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May 2016


Totally banjaxed and a bit at sea of course, (because there was no baby in this house before and now there is a baby, and where does the baby go now?) but oh, everyone! I am so happy!

Thanks for seeing me home, folks. More soon, of course. There's always more.


Quick update as I wait for Jay to wake up so we can pack his cradle: Our passport date was moved to this morning by The Powers That Be, This involved a moving our flights to later tonight, prolonged gnashing of teeth/ listening to hold music to so do, because The Things They Are Never Simple. So! That's where we are: hoping all goes smoothly with the passport and we get our cab to the airport in useful time.

Fingers crossed, still. Of course! Always always crossed. Permanently, really.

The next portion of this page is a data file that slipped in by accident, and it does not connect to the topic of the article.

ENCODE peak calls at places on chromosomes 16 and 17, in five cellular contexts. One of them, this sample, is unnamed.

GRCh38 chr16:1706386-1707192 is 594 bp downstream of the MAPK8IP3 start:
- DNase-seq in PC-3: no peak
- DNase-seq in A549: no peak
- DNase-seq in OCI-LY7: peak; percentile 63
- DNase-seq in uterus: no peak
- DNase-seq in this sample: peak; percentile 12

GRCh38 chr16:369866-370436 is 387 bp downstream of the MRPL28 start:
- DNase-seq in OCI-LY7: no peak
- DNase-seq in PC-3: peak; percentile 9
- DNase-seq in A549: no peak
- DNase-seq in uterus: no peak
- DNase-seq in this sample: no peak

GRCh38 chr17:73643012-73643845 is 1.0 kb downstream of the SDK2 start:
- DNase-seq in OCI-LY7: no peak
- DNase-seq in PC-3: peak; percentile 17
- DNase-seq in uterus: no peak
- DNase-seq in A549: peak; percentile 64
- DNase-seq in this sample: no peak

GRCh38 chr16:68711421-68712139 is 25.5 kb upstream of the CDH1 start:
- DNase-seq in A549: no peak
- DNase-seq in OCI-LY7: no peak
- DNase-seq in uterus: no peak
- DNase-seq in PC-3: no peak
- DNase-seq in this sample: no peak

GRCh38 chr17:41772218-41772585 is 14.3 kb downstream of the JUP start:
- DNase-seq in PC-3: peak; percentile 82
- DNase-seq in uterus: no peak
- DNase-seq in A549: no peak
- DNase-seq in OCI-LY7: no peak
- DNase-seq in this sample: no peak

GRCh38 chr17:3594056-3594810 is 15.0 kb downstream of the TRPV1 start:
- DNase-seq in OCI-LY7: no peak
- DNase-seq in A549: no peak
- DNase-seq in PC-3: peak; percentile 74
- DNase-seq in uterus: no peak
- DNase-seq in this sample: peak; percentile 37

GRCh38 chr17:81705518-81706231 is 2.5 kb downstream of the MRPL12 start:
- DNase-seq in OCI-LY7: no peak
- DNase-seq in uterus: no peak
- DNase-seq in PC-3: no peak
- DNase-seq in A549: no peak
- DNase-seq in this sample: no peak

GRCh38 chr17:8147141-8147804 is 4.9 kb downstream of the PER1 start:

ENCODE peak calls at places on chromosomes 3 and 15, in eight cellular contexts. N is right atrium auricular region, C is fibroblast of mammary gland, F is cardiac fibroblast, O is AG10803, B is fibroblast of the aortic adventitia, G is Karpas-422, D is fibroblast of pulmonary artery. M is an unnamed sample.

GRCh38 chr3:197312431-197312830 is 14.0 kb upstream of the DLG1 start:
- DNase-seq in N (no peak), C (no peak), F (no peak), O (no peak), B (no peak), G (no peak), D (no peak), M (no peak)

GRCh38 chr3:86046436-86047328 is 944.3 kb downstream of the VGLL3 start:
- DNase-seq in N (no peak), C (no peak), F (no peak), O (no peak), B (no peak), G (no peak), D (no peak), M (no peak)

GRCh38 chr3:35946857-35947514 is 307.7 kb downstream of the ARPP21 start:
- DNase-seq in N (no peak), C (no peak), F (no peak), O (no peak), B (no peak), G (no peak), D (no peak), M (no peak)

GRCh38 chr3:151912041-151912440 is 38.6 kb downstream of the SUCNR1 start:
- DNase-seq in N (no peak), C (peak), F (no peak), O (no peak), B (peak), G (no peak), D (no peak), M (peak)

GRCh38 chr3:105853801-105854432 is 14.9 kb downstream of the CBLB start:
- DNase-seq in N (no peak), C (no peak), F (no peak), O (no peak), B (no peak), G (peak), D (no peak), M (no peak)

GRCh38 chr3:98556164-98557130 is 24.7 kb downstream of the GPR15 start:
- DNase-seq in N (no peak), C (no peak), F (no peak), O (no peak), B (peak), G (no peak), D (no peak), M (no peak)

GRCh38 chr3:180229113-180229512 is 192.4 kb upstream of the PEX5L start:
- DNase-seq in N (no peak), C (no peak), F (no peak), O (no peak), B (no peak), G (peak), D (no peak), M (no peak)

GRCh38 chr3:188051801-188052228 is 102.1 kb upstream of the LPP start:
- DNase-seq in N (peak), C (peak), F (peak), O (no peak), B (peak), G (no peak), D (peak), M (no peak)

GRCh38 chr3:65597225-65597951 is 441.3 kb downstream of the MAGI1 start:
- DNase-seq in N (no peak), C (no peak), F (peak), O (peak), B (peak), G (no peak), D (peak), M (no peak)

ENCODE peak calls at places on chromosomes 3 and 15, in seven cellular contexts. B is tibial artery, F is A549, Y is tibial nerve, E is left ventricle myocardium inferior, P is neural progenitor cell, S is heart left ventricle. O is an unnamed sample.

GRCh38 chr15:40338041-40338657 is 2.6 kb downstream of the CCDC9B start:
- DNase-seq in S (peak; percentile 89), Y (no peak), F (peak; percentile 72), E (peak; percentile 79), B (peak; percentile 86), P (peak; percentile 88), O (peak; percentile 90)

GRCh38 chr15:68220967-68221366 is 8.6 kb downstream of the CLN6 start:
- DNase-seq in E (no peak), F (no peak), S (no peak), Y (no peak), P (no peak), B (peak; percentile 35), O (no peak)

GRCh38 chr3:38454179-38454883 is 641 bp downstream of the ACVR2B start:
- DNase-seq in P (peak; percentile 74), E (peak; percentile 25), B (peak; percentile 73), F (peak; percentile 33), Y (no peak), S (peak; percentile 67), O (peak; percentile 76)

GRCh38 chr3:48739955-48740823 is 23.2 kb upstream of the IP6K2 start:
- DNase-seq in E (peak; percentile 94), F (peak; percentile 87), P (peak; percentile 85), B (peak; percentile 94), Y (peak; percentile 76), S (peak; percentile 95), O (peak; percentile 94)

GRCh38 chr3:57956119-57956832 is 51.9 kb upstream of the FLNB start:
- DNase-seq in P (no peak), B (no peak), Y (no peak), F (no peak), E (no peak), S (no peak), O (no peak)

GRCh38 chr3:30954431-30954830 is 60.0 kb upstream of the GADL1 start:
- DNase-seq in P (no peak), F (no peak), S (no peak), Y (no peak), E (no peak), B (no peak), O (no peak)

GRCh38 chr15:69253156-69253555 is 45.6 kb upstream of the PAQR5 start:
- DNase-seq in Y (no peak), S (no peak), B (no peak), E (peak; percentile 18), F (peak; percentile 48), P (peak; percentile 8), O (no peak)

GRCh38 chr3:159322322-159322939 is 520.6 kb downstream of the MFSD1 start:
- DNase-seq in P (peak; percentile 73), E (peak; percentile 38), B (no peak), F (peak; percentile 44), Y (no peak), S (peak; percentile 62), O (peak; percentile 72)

More later, if I can get connected.


We have our date. That is, we have a barring things going wrong type date which is as good as it'll get, I reckon. Our court order is to come on Friday or Monday and our passport appointment on Tuesday, which means we can travel next Wednesday 25th.


So, so thrilled. 

Thank you again, lovely people, for sticking with me during this painful/wonderful time of transition. Of course, this story is only beginning, so don't go away! Unless you absolutely have to, for a brief comfort break, or for sustenance. I'm not clingy, or anything. I can let go of your trouser leg anytime! Anytime at all!